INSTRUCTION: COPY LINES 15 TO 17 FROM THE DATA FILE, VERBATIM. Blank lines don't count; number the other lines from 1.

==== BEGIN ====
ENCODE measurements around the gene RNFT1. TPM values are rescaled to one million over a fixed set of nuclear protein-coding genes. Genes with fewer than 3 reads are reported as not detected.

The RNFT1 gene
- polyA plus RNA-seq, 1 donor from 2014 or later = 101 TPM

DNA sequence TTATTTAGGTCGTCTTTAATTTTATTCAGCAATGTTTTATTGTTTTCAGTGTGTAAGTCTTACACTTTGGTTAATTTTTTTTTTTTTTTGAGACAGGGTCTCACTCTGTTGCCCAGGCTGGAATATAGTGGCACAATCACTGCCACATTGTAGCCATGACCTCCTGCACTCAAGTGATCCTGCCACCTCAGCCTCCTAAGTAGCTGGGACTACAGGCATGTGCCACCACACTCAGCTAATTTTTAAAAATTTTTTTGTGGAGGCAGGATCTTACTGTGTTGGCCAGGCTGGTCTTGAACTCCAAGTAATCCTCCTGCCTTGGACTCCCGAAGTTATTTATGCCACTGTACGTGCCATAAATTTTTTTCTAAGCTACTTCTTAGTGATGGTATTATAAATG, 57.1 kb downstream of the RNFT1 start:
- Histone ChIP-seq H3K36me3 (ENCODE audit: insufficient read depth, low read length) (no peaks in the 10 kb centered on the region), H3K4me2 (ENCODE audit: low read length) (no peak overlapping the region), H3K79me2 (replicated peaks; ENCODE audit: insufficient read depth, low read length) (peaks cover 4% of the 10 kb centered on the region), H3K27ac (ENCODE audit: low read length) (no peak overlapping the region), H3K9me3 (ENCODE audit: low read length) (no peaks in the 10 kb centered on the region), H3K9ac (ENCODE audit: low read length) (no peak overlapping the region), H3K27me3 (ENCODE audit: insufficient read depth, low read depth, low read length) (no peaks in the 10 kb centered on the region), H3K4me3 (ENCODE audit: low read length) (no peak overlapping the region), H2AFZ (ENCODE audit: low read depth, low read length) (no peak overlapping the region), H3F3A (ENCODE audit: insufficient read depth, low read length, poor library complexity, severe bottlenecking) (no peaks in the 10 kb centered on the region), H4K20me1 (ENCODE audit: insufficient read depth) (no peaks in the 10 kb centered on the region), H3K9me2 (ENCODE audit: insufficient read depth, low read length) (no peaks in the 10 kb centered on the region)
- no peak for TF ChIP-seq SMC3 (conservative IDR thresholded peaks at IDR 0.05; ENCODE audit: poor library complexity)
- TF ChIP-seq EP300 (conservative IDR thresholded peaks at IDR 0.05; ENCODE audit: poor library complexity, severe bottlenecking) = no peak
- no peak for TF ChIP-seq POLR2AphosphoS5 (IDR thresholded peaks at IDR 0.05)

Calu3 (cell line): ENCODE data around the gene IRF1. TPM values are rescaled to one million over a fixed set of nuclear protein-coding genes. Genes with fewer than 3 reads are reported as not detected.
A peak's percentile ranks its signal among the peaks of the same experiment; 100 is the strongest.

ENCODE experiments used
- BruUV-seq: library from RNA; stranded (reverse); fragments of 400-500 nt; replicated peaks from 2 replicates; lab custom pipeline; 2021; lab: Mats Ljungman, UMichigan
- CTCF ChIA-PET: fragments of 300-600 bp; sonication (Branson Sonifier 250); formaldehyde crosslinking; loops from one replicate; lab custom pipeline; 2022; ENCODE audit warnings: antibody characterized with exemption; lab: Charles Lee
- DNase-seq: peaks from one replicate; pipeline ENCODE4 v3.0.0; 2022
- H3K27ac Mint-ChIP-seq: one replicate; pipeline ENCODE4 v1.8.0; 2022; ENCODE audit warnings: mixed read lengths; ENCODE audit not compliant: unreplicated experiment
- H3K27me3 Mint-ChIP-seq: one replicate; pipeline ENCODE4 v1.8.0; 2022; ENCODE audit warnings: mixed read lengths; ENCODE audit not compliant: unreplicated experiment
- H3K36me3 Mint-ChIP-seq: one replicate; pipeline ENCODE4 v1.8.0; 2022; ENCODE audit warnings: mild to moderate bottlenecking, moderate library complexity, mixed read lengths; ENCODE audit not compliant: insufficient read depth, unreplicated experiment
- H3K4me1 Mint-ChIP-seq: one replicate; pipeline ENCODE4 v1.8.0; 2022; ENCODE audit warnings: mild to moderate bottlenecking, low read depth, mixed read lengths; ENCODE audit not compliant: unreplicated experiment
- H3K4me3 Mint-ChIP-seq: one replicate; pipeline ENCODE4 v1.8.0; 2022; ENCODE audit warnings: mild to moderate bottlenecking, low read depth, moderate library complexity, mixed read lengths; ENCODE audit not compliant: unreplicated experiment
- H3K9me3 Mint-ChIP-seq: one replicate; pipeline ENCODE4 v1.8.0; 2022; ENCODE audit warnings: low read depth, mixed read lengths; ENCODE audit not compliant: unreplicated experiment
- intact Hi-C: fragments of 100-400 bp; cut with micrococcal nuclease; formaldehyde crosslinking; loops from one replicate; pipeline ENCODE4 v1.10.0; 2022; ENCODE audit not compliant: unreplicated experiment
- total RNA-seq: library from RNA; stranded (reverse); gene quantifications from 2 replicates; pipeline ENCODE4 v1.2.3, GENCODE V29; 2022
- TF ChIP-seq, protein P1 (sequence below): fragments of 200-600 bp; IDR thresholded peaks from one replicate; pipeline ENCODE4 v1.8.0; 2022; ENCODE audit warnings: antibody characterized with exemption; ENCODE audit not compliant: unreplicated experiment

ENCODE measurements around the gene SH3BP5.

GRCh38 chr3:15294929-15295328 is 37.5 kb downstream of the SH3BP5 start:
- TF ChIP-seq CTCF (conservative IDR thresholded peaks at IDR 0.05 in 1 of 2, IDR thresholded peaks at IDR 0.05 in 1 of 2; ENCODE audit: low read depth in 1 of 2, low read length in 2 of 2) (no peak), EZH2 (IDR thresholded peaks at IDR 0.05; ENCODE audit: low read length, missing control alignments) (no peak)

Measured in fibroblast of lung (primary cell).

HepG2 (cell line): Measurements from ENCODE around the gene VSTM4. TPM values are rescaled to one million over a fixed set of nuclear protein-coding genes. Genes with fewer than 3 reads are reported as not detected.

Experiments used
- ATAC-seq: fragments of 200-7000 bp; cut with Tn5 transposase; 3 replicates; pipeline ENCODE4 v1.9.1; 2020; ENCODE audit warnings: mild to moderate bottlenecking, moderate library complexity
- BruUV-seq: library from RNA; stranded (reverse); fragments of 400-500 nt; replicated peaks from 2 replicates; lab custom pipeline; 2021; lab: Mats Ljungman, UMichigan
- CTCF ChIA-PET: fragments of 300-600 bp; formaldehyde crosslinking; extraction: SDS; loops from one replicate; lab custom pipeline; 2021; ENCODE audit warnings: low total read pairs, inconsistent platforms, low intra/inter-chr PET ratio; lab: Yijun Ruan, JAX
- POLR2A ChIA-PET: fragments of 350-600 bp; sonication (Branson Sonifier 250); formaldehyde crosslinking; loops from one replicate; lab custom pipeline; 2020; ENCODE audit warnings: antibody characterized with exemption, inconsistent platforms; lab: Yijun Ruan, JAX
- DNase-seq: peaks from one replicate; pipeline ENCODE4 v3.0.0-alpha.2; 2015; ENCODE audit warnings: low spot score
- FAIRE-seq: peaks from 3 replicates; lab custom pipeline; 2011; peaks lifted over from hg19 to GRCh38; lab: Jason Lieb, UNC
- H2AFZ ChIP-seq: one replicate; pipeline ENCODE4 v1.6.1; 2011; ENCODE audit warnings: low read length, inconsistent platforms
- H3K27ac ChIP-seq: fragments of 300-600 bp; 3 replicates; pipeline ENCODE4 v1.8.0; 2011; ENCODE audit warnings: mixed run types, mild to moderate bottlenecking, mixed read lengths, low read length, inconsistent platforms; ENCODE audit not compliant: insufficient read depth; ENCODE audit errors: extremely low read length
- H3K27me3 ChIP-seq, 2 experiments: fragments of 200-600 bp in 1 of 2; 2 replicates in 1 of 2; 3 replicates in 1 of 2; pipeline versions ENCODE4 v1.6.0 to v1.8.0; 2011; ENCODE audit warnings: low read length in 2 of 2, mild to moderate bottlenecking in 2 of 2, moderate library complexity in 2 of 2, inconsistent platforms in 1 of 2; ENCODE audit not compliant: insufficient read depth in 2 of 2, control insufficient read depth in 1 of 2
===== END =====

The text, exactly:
- H3K27ac Mint-ChIP-seq: one replicate; pipeline ENCODE4 v1.8.0; 2022; ENCODE audit warnings: mixed read lengths; ENCODE audit not compliant: unreplicated experiment
- H3K27me3 Mint-ChIP-seq: one replicate; pipeline ENCODE4 v1.8.0; 2022; ENCODE audit warnings: mixed read lengths; ENCODE audit not compliant: unreplicated experiment
- H3K36me3 Mint-ChIP-seq: one replicate; pipeline ENCODE4 v1.8.0; 2022; ENCODE audit warnings: mild to moderate bottlenecking, moderate library complexity, mixed read lengths; ENCODE audit not compliant: insufficient read depth, unreplicated experiment